In circumstances like these, Keynesian economics would argue in favour of additional fiscal stimulus on the part of governments. However, governments are suffering from fatigue of stimulus following the 2008 crisis and their debt situation does not permit much room for further stimulus which would demand increase public borrowing at a time when the bonds markets and rating agencies are showing increased concerns on the debt sustainability of the US, Japan and various European countries, both on the periphery as well as in the core of the euro area.

Such concerns kept the market under stress during July, but that was a sideshow compared to what happened in August when the markets normally take a nap while most operators go to the beach. Not this year! The trigger point was the unthinkable downgrade of the US credit status by S & P on 5 August following the political shenanigans in the US Congress for agreeing a last minute deal to raise the US debt limit without which the US would have defaulted on its debt. A new criterion was brought into the rating agencies dictionary. It was no longer the ability to repay debts, something that is never in doubt in the US, which enjoys reserve currency status; it was about the political willingness to repay such debt. The light-hearted manner in which the Republicans in Congress, held in bondage by the newly elected Tea Party right-wing faction, were prepared to accept default by the US Treasury not to sacrifice their credo for a smaller government, shocked confidence and made many other forms of formerly unthinkable matters no longer unthinkable.

Among such unthinkable matters was the implosion of the euro monetary system. This is no longer unthinkable and possibly it is no longer improbable. European politicians, handicapped as they are by the need to solve a Europe-wide problem but being accountable only to their domestic electorate on whom they depend both for democratic legitimacy as well as for re-election, have proved no match to the speed of the market which is driving contagion from the peripheral countries in genuine distress to core countries like Italy, Spain and France whose distress is only due to the psychological effects of contagion.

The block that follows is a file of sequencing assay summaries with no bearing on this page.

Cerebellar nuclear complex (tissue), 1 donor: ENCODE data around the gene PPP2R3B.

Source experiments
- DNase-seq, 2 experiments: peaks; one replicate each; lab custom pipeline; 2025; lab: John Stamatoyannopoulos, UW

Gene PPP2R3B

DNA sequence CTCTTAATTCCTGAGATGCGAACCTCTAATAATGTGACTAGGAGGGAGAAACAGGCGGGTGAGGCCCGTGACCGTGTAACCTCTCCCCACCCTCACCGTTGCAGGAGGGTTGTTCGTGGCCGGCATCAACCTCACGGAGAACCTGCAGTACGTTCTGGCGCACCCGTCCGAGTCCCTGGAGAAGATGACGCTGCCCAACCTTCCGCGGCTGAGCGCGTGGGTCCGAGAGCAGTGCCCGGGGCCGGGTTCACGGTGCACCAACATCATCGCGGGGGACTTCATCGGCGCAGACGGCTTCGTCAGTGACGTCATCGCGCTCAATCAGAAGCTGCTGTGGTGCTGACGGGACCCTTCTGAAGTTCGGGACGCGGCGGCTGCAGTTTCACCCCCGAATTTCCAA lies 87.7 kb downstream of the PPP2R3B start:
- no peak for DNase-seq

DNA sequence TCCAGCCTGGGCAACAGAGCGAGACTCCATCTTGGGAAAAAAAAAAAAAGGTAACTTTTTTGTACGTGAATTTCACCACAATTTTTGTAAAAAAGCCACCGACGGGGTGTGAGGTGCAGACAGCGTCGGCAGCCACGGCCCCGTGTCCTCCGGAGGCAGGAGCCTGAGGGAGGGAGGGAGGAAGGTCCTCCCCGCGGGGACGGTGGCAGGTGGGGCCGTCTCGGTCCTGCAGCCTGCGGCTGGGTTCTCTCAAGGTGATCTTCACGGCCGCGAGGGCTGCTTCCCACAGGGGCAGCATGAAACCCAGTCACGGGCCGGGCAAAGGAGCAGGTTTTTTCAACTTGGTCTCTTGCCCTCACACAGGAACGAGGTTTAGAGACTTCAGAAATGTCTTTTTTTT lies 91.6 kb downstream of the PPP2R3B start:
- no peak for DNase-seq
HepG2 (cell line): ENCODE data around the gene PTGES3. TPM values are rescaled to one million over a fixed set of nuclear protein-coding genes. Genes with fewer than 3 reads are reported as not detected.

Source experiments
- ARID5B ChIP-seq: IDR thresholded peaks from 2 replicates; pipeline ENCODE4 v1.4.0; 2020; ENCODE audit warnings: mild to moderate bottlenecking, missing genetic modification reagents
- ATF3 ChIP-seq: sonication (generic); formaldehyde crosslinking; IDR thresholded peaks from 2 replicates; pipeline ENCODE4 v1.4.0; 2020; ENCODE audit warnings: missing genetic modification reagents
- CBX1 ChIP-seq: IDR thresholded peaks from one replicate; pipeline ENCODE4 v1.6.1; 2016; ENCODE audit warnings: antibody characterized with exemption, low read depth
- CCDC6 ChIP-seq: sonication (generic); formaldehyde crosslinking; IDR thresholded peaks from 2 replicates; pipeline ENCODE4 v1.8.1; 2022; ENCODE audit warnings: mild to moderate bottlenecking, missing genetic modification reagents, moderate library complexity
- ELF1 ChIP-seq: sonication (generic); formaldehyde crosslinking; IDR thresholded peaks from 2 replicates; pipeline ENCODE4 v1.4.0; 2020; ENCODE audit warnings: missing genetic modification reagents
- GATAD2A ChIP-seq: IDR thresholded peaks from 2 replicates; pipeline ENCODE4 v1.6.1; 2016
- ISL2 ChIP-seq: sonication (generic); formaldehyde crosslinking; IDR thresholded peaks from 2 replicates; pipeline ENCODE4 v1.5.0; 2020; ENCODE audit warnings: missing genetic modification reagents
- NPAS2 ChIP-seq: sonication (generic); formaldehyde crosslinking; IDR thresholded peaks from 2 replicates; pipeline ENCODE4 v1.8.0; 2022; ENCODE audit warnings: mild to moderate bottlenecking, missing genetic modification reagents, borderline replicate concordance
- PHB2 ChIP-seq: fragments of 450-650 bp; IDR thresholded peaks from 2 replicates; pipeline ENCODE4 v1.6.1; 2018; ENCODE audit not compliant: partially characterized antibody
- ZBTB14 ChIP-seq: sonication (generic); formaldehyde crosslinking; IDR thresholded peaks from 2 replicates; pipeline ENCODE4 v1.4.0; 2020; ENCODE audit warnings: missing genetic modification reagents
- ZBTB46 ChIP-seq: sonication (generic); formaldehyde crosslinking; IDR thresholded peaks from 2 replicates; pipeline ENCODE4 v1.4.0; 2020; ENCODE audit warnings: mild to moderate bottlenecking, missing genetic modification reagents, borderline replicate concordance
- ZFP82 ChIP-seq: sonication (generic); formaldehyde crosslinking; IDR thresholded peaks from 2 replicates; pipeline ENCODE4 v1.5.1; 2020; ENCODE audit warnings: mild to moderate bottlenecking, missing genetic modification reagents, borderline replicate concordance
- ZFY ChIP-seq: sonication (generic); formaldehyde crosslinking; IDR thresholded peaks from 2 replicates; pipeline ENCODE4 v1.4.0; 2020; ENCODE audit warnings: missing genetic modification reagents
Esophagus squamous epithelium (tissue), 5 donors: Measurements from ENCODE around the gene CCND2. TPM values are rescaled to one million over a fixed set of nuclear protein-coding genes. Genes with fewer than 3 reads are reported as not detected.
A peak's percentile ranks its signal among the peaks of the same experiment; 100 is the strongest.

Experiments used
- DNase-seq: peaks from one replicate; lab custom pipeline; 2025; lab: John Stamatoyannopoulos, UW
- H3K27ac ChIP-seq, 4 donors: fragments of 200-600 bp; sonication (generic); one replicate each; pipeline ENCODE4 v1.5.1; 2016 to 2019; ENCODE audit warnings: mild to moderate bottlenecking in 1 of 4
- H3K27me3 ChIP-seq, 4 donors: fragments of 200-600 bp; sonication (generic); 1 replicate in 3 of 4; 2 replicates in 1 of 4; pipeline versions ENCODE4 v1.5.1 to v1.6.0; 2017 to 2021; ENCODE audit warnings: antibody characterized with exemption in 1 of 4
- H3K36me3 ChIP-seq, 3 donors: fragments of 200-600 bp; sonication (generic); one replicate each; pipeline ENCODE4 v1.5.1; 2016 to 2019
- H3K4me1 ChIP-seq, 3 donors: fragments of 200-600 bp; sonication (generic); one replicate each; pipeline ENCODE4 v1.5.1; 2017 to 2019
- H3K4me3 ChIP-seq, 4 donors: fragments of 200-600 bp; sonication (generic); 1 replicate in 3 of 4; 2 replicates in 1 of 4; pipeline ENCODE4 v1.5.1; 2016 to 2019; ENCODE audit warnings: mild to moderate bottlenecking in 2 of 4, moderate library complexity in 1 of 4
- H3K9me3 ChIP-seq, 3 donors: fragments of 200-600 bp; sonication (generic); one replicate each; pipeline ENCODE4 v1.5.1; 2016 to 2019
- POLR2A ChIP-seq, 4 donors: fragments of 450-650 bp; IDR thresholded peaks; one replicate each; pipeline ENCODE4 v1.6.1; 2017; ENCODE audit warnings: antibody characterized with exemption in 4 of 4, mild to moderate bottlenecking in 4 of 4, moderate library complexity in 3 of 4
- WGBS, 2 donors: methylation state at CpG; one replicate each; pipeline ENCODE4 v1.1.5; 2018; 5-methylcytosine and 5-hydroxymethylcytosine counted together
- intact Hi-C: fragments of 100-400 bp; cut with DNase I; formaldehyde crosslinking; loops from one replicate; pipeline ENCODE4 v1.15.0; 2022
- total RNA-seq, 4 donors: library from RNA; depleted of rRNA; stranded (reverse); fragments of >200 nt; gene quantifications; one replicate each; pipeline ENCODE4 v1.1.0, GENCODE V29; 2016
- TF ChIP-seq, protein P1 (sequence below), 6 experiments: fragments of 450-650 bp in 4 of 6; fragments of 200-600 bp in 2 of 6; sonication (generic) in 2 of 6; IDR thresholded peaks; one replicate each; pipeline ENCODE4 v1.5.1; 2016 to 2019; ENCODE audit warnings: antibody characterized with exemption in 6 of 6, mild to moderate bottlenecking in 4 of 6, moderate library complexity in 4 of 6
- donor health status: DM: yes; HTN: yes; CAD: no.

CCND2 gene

In circumstances like these, the major burden for saving the world from slipping into a prolonged recession or an outright depression rests with Central Banks. Freed from democratic responsibilities towards their constituents and enjoying autonomy in their operating structures, Central Banks can move with a speed matching the markets. Just as in the good times Central Banks are expected to take the punchbowl away when the party is getting too hot, in these hard times it is the responsibility of Central Banks to neutralise the political necessity to administer austerity in a low or no growth environment by loosening their monetary policy. The Federal Reserve in the US and the Bank of England have understood this by keeping their interest rates at near zero levels for a very long time and by undertaking various rounds of monetary easing (creating money by buying bonds on the market).